Wednesday, May 24, 2006


I haven't read Beinart's book, though I gather it makes the shocking case that:

  • America has and can do good in the world when it wants to.
  • This is something we should continue to do at times.
A basic view of the world embraced by just about every national political figure in this country except for Pat Buchanan and George W. Bush Year 2000 Version, but I'm glad Petey's there to remind us.

Anyway, the real issue isn't that Petey and his fellow travelers want to tell Democrats what they should do, the real issue is that they want to be the intellectual leaders of whatever they imagine to be "liberal interventionism." As Supreme Overlord of the Universe and Beyond Mike Tomasky puts it, basically, why the hell should we trust these idiots?

If we are to move forward along lines Beinart suggests, we need to know whether Beinart and other liberal hawks will recognize the difference between antitotalitarian liberalism and conservatism, neo- or otherwise, when they see it. Unfortunately, Beinart slips and slides around this question. His chapter on Iraq, which rehearses the administration’s various arguments for war, reads at first blush like a wise and disinterested account of a tragic march to folly. But he writes about this period as if he’d spent it on a mountaintop in Tibet instead of editing an influential magazine and cheering on the administration virtually every step of the way -- and accusing war critics, not all of whom (news flash: not even a majority of whom) are anti-imperialist Chomskyites, of “intellectual incoherence” and “abject pacifism,” as he so unforgettably put matters to The Washington Post in February 2003. I resented those comments at the time personally, I still do, and I know a lot of people who feel similarly.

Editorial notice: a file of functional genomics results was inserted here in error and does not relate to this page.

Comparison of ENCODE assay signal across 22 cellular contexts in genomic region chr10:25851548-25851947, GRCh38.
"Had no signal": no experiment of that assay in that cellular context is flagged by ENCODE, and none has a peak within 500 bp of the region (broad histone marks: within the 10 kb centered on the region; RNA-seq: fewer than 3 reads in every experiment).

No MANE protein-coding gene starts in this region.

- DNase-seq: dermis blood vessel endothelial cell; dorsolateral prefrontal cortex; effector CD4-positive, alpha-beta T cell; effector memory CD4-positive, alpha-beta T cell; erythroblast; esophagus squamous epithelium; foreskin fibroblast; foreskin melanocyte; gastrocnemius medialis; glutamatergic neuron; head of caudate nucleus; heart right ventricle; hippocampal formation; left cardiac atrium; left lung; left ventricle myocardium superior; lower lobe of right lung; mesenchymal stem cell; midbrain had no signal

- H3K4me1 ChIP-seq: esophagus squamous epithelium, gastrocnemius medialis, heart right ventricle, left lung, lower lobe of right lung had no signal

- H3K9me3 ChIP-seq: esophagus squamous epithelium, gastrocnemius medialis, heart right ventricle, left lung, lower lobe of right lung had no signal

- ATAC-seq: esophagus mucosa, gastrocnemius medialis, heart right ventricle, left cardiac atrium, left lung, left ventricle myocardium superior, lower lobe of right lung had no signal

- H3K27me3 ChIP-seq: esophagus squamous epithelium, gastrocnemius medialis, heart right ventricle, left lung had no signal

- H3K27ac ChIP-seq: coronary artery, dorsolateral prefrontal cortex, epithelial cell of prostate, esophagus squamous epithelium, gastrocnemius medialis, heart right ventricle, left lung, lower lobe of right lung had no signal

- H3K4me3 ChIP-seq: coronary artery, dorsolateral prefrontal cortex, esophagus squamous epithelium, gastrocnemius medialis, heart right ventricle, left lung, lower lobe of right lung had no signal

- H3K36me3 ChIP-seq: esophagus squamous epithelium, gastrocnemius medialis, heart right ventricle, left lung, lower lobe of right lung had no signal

I share many of Beinart’s goals for the Democratic Party. I’m not entirely sure how he proposes that today’s Democrats make this Niebuhrian case about recognizing America’s potential to do harm; it doesn’t seem like a vote-getter, but, intellectually at least, he’s on to something. And I found his prescriptive chapter a bit thin. His proposals for how liberals should fight the war on terrorism -- a Marshall Plan for the Arab world, greater cooperation with the United Nations (where possible), and NATO -- are rather general (and, for all his huffing and puffing about doughfacery, every one could be endorsed by the very people he reproves in the previous chapter). Even with these limitations, though, his argument that there is much wisdom to be found today in liberal foreign policy of the 1947-1963 period, and that fighting terrorism must occupy a central place in the liberal schema, is sound.

But to give this subject book-length treatment without acknowledging plainly that the war in Iraq stands against the Cold War liberal tradition rather than within it damages, almost fatally, the credibility of the argument. So we’re supposed to sign up with the author’s vision of a revived ’48-ism, even though we know from his own written record that it could lead to another Iraq? I’d love to talk with Beinart about the future and only the future. But not just yet.